When you first arrive in Korea and are faced with the price of fresh fruit and veggies, you may think that maintaining a healthy lifestyle is impossible. However, I am here to tell you there is a way! This is a guide to fruit and veggies in Korea for new expats.
Coming to Korea was a dream that I had dreamt of for a long time. Although going out to have fun with friends and visiting famous places is thrilling, doing basic daily tasks was what I yearned for the most. Whenever I watched K-dramas I was extremely interested in basic experiences like grocery shopping. Before coming, I fantasized about just being here and having everyday experiences like that.
Plus, when you are vegetarian/vegan like I am, grocery stores are heaven. With any dietary restrictions, eating out can be difficult, so homecooked meals are the way to go no matter where you are. So yes, I was eager to delve into the shelves of every Korean supermarket possible. I just forgot about one simple detail: the price of veggies and fruits here.
Being from Brazil, I always had all types of food available throughout the year. Hence I was terrified when I went to the supermarket here in Korea for the first time. It was shocking and seemed like I was doomed to give up on your animal-free diet at first. Actually, I thought I might not be able to eat healthy at all!
However, I soon found that there were some cheap alternatives that allowed me to keep living a healthy lifestyle. So if you find yourself in a similar position, or even if you just want to eat well and fresh, I am here to show you the path!
First of all: understand that Korea is a seasonal country. The weather is extreme with the seasons and certain foods can’t grow year-round. As a result, we do have a variety of food available. However, you just need to look for fruit and veggies according to the season!
I could write an article solely on what is in season each month. Believe me, you can get a lot of things at good prices during their peak seasons. Needless to say, seasonal fruits, greens and veggies are not only cheaper but tastier!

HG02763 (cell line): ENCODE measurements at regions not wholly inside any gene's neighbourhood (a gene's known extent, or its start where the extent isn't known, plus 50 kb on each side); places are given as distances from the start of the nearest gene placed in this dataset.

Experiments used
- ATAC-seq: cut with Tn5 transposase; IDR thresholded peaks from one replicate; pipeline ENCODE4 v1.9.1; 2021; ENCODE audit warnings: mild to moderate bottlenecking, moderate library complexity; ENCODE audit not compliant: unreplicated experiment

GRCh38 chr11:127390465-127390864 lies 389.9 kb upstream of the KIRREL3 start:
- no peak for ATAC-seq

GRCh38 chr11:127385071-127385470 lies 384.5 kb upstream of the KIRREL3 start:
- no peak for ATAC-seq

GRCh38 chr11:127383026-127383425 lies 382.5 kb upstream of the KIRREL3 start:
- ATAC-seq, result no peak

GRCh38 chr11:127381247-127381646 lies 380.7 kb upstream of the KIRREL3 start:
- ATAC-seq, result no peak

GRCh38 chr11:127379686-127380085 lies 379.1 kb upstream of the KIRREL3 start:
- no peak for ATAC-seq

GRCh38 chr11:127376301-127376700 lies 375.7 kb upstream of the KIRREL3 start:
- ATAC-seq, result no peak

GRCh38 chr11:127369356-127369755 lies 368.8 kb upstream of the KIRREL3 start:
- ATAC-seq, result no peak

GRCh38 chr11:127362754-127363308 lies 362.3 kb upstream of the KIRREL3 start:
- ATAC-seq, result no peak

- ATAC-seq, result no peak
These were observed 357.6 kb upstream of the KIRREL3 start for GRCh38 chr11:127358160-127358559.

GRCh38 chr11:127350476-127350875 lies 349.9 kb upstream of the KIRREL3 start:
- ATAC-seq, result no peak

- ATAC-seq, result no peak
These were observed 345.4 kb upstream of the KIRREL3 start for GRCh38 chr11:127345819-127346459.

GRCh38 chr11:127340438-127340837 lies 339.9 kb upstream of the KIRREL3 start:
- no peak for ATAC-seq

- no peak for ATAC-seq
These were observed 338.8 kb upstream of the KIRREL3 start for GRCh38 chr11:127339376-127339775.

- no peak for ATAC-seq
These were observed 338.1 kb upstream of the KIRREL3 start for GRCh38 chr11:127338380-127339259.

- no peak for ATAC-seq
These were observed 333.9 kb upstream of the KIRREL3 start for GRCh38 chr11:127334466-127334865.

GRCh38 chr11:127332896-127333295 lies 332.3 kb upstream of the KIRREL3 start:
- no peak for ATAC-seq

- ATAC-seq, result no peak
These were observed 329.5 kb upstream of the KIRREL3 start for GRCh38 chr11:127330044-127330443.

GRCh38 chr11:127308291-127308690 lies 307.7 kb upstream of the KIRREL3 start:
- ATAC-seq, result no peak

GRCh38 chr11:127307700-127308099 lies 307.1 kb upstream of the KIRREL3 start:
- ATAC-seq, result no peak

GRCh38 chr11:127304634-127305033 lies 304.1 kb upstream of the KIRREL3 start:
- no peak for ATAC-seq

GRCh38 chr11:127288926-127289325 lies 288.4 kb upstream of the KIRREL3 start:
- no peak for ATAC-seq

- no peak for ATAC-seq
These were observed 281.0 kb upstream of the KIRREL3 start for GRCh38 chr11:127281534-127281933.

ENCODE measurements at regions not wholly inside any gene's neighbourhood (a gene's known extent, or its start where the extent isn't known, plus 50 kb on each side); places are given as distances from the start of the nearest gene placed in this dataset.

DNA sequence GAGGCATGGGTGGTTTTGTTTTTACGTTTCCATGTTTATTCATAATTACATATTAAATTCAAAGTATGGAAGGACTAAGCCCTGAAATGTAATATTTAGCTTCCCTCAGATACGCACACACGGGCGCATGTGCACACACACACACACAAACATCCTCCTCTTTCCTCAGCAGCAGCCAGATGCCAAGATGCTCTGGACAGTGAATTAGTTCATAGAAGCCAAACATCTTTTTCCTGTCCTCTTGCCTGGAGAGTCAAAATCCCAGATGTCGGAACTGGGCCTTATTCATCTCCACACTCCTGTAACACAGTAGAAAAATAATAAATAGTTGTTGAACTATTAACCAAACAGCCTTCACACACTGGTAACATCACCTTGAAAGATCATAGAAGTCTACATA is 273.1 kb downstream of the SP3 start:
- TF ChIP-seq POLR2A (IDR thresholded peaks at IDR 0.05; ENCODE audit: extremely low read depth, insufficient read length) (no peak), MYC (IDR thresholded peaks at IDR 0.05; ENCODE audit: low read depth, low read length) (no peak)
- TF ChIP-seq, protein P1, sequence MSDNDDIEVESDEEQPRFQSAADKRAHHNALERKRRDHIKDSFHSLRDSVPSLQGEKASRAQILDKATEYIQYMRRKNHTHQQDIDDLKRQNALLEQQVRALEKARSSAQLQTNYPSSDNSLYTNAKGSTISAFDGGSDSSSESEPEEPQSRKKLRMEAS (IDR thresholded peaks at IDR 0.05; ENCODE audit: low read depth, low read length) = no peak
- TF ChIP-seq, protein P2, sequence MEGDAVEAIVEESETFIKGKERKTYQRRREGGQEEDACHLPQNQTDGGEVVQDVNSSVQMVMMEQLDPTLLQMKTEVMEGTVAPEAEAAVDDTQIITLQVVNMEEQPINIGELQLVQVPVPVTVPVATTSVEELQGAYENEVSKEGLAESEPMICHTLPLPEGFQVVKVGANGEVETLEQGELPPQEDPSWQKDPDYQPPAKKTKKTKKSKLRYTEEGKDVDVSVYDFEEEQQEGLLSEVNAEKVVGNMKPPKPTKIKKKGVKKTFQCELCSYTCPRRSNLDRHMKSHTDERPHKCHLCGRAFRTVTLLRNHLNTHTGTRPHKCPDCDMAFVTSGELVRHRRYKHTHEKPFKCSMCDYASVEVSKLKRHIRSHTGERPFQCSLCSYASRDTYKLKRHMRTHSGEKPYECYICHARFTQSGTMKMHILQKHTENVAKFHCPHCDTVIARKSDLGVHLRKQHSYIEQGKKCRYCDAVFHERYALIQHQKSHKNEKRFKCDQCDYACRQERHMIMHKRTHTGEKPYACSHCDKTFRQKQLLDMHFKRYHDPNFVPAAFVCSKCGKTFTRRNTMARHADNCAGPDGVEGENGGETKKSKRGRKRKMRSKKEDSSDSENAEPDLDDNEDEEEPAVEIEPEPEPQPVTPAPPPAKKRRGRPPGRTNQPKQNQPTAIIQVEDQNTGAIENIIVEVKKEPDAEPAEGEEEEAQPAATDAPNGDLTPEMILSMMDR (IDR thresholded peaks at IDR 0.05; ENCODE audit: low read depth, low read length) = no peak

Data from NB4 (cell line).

To learn more about seasonal produce in Korea, Click Here for an article on Korean Spring Ingredients.
However, some vegetables are more commonly found year-round. These include mushrooms and most root veggies such as potatoes, sweet potatoes, and carrots. Something I found interesting is that you can buy root vegetables either dirty or clean. As you can imagine, the ones that come dirty are cheaper. I mean, we clean our vegetables before cooking them anyway, right? We might as well buy the dirty ones and pay less.
Speaking of price, let’s discuss sales. I prefer doing weekly shopping at bigger supermarkets, even if I need to travel a bit. They not only have a bigger variety in general, but they always display some quality vegetables at special prices. You can get bunches of seasonal greens for less than1,000 Won each and even if the price is higher, it doesn’t get too expensive. Plus, mushrooms are constantly on the shelves at a good price, no matter the season.
However, other fruit and veggies on the shelves change from week to week. I actually think it is great because you get to eat different things regularly. Personally, my favorite places to buy food are Homeplus (홈플러스) and Emart (이마트). The latter tends to have more sales on leafy greens and they also sell mixed nuts at a good price. Just don’t get Emart confused with Emart24 – they are totally different. Emart24 is a convenience store and it’s more expensive.
Moreover, keep an eye on produce sold street-side, in the underground, and at small stores run by the elders. You can always get some veggies and fruits for much cheaper than you would at the grocery store – and you will be helping small local producers!
Online shopping is a great option especially when it comes to grains, spices, and basic ingredients. For example, I love falafel and soybean burgers. Although it is possible to find some processed stuff sometimes, making them at home is fun. And, I can find all the ingredients I need on sites like Coupang.
Basics like chickpea, soy, or other grain powders go a long way and can be used in diverse ways. They are extremely affordable on online platforms in Korea. As for fresh produce, I have found that online is much more expensive than in-person purchases unless you buy very large quantities. As a single-personal household, I buy fresh online and more long-lasting products online.
It is normal for us to feel lost in the beginning. Having a plant-based and healthy life may sound like a luxury or even seem impossible in Korea at first. But, as you get used to the reality of Korea’s lifestyle, you find out there are ways to do it!